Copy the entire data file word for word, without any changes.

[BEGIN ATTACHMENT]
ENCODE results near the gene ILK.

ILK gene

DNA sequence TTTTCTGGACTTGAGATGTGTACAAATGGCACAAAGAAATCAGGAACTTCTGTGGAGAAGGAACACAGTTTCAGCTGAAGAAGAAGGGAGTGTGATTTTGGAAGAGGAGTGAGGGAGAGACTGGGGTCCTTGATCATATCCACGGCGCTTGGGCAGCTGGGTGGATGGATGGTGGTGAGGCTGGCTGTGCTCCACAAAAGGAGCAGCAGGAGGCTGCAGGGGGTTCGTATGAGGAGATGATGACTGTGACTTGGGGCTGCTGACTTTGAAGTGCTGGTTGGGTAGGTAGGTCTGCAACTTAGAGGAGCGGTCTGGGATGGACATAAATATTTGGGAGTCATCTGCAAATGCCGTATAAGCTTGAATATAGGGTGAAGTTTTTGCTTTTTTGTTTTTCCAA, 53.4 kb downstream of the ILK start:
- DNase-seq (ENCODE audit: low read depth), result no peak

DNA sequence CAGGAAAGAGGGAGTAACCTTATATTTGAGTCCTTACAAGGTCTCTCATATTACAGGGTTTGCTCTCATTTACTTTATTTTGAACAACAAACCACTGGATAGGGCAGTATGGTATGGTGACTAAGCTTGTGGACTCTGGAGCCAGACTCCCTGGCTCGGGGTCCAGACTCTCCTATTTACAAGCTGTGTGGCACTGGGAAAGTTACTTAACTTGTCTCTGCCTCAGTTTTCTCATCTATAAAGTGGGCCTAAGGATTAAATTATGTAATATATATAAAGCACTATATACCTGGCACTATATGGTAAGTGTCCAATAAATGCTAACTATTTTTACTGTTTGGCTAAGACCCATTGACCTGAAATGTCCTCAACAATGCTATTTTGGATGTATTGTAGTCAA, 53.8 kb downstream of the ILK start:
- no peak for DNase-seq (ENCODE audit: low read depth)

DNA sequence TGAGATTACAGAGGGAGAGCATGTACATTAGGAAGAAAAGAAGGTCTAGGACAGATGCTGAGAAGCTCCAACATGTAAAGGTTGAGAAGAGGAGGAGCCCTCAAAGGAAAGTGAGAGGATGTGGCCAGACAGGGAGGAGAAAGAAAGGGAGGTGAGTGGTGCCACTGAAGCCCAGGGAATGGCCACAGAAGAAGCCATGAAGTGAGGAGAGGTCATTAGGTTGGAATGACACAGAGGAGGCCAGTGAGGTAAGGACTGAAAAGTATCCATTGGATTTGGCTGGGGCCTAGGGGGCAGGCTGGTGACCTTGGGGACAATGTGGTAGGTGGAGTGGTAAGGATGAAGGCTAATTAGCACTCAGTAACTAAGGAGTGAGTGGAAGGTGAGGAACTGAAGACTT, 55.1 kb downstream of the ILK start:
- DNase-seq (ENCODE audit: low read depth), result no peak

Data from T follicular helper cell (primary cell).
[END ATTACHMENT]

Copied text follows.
ENCODE results near the gene ILK.

ILK gene

DNA sequence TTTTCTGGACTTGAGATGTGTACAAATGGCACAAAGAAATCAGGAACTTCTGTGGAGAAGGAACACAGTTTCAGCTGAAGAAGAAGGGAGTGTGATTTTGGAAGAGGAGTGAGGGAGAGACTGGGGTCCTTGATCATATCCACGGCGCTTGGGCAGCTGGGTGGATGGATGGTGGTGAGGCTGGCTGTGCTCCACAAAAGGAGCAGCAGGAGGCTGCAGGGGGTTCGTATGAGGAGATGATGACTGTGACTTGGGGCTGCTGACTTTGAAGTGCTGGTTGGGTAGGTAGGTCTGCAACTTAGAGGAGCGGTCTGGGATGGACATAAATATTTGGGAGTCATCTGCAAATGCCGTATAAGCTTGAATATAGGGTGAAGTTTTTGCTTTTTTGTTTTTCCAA, 53.4 kb downstream of the ILK start:
- DNase-seq (ENCODE audit: low read depth), result no peak

DNA sequence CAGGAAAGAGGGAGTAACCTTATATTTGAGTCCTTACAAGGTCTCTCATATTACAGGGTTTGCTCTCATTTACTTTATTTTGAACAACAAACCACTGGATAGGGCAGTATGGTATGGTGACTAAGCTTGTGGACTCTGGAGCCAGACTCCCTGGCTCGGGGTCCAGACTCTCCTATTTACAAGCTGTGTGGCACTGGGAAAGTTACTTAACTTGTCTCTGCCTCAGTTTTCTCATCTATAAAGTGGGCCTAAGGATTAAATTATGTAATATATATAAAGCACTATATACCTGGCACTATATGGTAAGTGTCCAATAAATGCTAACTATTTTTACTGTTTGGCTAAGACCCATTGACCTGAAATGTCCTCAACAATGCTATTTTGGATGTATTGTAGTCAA, 53.8 kb downstream of the ILK start:
- no peak for DNase-seq (ENCODE audit: low read depth)

DNA sequence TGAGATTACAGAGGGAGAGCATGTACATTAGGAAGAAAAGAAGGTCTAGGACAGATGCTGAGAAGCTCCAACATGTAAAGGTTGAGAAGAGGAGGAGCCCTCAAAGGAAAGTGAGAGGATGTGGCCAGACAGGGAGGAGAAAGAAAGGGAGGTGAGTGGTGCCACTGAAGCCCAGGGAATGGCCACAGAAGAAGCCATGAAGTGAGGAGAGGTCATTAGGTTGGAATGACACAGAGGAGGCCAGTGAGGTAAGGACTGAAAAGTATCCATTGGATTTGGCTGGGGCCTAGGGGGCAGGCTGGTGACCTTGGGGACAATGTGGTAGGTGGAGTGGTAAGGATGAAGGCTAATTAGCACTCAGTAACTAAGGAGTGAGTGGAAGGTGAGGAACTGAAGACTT, 55.1 kb downstream of the ILK start:
- DNase-seq (ENCODE audit: low read depth), result no peak

Data from T follicular helper cell (primary cell).